Cheap Seats 2018
Gamesmenship - 03/14
By Rich Trzupek
A few weeks after The Donald was sworn into office (a.k.a. the Day the Left’s World Ended) I found myself on a plane sitting next to a very, very worried young woman. She was a native of South Korea and, like many others, found the rhetoric that President Trump was directing toward North Korean dictator Kim Jong Un very disturbing.
She believed that the president was leading the nation down the path to nuclear war. There was no doubt in my mind that she legitimately and sincerely believed that. Trump was behaving in a way that no American president this side of Andrew Jackson has behaved, eschewing political correctness in favor of a bluntness that was at once both distressing and refreshing.
I understood her concern, but I didn’t share it. From my point of view, Trump was adopting a negotiating position designed to ultimately box Kim into a corner. I didn’t see nuclear war in our future, I rather saw a potential meaningful nuclear deal and said so. My airplane pal said that she hoped I was right, but clearly held out little hope.
With a Trump-Kim meeting now in the making, I can’t help but wonder what my buddy is thinking now. There is – clearly – no guarantee that the first meeting between a sitting US president and a North Korean dictator will result in a denuclearized North Korea, but it’s hard to argue that this is not a step in the right direction.
This story has reminded me, in a lot of ways, of the course of events that transformed me from a starry-eyed liberal to a reality-based conservative during the Reagan administration. I recounted the events in my latest tome:
“Of the many things Reagan accomplished, one in particular left an indelible mark on me, the way I view the mainstream media, and the importance that political professionals place on messaging: the modernization of America’s medium-range nuclear deterrent in Europe.
By 1979, the Soviets had deployed a force of 130 modern, medium-range SS-20 missiles, equipped with 390 nuclear warheads targeted at Western Europe. This naturally concerned our allies there. In late 1979, representatives of the United States, the United Kingdom, France, and West Germany got together and decided to implement a dual-track strategy to counter the Soviet threat. One track was essentially a carrot: if you get rid of your intermediate-range missiles Ivan, so will we. The other was all stick: if you refuse to dismantle those missiles, we’ll upgrade our intermediate-range nuclear force with missiles that are much better and far more accurate than what you managed to throw together. A deadline was set: 1983. If the Soviets hadn’t junked their SS-20s by then, the US would modernize its European nuclear weaponry.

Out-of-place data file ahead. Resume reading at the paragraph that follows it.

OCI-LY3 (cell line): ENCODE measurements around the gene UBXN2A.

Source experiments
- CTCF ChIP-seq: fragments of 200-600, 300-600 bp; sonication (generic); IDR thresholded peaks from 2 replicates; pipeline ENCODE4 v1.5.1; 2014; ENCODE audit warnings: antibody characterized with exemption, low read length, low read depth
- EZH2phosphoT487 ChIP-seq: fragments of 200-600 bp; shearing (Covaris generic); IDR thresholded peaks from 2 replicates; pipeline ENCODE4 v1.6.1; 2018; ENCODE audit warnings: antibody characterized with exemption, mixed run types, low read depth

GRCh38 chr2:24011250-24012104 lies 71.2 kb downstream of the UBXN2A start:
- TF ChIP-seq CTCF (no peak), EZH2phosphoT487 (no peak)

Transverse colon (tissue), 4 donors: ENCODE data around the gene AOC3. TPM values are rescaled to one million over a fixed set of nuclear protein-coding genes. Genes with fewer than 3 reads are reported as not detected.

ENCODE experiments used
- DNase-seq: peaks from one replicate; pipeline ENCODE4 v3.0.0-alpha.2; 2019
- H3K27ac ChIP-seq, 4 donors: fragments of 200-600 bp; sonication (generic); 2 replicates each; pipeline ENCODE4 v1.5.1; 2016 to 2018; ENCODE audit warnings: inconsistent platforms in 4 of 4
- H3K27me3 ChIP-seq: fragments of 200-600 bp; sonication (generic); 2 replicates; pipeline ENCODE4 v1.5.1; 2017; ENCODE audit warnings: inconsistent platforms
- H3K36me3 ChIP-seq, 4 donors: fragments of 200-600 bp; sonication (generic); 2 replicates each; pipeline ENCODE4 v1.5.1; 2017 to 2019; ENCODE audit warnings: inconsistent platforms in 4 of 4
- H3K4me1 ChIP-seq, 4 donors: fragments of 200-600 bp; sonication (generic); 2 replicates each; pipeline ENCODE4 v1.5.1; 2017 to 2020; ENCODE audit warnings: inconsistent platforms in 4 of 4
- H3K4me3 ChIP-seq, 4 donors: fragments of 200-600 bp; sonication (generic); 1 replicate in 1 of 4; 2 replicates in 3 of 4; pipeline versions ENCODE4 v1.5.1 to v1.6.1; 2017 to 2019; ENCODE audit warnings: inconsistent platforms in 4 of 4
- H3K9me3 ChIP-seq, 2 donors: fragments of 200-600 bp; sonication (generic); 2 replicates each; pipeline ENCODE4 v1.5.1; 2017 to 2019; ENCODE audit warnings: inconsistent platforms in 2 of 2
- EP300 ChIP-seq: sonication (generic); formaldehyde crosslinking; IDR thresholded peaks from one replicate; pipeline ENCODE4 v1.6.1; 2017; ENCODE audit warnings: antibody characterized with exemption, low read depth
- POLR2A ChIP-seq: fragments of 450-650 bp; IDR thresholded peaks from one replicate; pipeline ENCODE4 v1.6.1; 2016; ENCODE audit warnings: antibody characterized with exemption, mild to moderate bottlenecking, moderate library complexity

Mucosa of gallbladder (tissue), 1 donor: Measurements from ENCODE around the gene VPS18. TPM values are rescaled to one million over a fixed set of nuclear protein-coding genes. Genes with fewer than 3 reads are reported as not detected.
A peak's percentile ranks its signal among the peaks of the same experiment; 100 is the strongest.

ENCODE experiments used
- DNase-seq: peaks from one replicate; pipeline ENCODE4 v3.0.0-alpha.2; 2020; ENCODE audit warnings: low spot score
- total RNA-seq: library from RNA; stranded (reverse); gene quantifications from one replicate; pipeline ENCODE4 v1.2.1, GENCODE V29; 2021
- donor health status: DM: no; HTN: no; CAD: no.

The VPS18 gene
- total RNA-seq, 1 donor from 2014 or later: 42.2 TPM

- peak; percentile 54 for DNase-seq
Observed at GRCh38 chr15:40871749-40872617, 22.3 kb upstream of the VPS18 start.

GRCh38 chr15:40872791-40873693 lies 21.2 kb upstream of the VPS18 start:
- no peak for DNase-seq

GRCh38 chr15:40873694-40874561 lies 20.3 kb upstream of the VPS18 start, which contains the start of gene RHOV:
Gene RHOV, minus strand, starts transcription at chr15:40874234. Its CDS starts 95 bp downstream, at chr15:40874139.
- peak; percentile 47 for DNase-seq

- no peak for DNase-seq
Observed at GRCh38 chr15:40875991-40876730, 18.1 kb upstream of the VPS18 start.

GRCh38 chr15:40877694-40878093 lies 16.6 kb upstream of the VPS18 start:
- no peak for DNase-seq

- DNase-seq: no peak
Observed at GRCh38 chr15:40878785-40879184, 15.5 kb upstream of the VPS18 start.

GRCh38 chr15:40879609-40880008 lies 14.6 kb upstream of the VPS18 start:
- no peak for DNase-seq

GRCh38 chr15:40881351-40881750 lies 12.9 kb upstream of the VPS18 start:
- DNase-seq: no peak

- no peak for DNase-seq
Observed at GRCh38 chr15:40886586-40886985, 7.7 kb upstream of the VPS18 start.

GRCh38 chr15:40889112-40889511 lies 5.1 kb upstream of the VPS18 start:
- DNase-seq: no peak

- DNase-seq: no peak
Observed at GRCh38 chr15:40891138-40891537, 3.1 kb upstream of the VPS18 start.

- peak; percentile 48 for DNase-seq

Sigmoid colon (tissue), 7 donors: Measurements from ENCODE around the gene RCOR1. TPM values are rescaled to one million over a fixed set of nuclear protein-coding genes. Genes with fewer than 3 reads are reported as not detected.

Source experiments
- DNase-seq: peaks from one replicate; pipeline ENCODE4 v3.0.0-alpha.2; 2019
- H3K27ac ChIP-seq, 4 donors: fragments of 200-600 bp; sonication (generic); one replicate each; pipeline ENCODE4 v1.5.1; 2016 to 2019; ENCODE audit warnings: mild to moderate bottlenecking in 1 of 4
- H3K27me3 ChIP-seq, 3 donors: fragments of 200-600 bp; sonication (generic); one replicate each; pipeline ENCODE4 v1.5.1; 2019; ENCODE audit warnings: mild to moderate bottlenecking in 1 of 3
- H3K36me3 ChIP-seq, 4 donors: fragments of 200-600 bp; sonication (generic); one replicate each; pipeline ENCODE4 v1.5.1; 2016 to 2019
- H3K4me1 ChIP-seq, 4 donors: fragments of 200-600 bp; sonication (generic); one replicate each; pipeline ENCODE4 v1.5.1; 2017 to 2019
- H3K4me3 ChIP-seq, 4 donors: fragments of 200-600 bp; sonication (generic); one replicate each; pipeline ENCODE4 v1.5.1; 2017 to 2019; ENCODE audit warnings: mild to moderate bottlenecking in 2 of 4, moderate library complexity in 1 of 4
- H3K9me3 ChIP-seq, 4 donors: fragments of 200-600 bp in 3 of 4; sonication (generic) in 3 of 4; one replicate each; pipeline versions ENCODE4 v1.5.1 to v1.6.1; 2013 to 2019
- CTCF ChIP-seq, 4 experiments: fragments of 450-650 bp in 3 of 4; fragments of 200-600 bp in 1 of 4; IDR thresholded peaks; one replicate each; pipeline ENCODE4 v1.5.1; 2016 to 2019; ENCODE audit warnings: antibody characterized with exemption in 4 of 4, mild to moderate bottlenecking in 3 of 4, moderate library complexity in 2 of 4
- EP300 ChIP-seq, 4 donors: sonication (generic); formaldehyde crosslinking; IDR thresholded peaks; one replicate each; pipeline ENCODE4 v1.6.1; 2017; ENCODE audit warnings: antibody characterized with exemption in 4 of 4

This strategy, developed during the Carter years, was passed on to Reagan. He accepted it, believing that the dual track approach made all kinds of sense. He doubted the Soviets would agree to get rid of all intermediate-range nukes (the so-called zero option) but he never took it off the table. Reagan knew his enemy, and understood promises could never trump actions when dealing with tyrants.
There are a lot of twists and turns to this story, but the bottom line is that by 1983 it was clear the Soviets weren’t going to retire their SS-20s. Reagan did what he had to do: he pulled the trigger and proceeded to install modern, upgraded Pershing II missiles carrying nuclear warheads, and ground-based cruise missiles also carrying nuclear warheads, in bases in the UK and the Netherlands.
The left and much of the mainstream media absolutely freaked out. Armageddon, they assured us, was just around the corner. Supposed concerned scientists jumped out of bed to push the Doomsday Clock closer to midnight. Our worst nightmares were about to come true. Leftist protestors in America and Europe screamed, screeched, and shrieked. The world, they said, was on the verge of a nuclear war that would result in the end of life as we know it.
That’s heady stuff. The annihilation of humanity is a consequence that definitely makes one pause. But, there’s a flipside to that kind of argument: if the disaster scenario ultimately is shown to be spurious, then anyone associated with the discredited position sacrifices credibility along with a great deal (but sadly not all) of their audience forevermore. Once again, Americans had reached a decision point.
Astute readers may remember that life on earth did not vanish due to a nuclear holocaust during the eighties. Instead, in 1987 Reagan and Gorbachev signed the Intermediate-Range Nuclear Forces Treaty, the first treaty actually to reduce nuclear arsenals rather than place limits on their growth. The Soviets dismantled over 1,700 missiles and the United States over 800 missiles, most of these located in Europe. Reagan had been right and the fear-mongers had been wrong. Not that many of the fear-mongers would admit that. Much of the press covered the historic INF Treaty as if their shrieks from four-years previous had never happened.”
Will Trump duplicate Reagan’s disarmament accomplishment? Perhaps. This remains to be seen.
Will the left duplicate their desperate efforts to deny and delegitimize Trump’s achievement if he gets Kim to back down?